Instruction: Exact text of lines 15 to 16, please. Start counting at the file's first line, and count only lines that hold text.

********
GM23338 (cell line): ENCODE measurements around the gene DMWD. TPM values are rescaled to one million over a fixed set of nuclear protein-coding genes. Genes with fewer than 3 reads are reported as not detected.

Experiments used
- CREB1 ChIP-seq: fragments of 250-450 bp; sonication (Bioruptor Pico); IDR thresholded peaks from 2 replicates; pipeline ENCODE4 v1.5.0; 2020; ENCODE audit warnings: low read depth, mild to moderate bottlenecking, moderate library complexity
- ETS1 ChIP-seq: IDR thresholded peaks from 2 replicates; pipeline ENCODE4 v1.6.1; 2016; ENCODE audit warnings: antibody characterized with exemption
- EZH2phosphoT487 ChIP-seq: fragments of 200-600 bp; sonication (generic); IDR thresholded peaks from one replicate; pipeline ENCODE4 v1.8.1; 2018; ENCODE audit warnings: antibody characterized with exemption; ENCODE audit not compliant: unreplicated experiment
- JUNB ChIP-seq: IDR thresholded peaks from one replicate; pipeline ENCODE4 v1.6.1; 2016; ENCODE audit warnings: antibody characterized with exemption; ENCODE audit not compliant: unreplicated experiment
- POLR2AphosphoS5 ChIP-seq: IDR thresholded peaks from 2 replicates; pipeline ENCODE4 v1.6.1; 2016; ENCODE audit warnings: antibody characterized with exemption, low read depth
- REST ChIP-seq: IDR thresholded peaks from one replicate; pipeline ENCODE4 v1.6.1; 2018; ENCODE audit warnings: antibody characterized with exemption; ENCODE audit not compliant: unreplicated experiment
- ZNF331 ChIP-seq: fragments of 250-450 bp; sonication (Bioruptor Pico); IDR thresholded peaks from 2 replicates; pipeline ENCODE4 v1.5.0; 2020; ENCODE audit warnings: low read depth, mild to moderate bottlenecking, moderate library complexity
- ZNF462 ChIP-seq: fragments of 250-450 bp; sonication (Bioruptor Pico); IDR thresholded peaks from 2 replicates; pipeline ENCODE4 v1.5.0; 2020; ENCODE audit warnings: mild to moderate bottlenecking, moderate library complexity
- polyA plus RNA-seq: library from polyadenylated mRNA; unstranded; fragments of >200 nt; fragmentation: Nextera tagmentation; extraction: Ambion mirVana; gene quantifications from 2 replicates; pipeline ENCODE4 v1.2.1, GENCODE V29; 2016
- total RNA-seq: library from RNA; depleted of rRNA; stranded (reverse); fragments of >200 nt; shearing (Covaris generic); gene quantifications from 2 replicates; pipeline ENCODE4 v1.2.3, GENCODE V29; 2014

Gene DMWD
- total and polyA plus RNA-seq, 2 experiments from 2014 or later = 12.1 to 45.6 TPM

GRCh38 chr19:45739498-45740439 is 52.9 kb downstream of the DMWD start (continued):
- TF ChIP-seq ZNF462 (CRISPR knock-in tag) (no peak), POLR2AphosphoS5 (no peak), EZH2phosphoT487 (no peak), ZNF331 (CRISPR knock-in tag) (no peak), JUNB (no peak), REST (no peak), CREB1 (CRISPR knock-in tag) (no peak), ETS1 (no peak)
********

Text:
GRCh38 chr19:45739498-45740439 is 52.9 kb downstream of the DMWD start (continued):
- TF ChIP-seq ZNF462 (CRISPR knock-in tag) (no peak), POLR2AphosphoS5 (no peak), EZH2phosphoT487 (no peak), ZNF331 (CRISPR knock-in tag) (no peak), JUNB (no peak), REST (no peak), CREB1 (CRISPR knock-in tag) (no peak), ETS1 (no peak)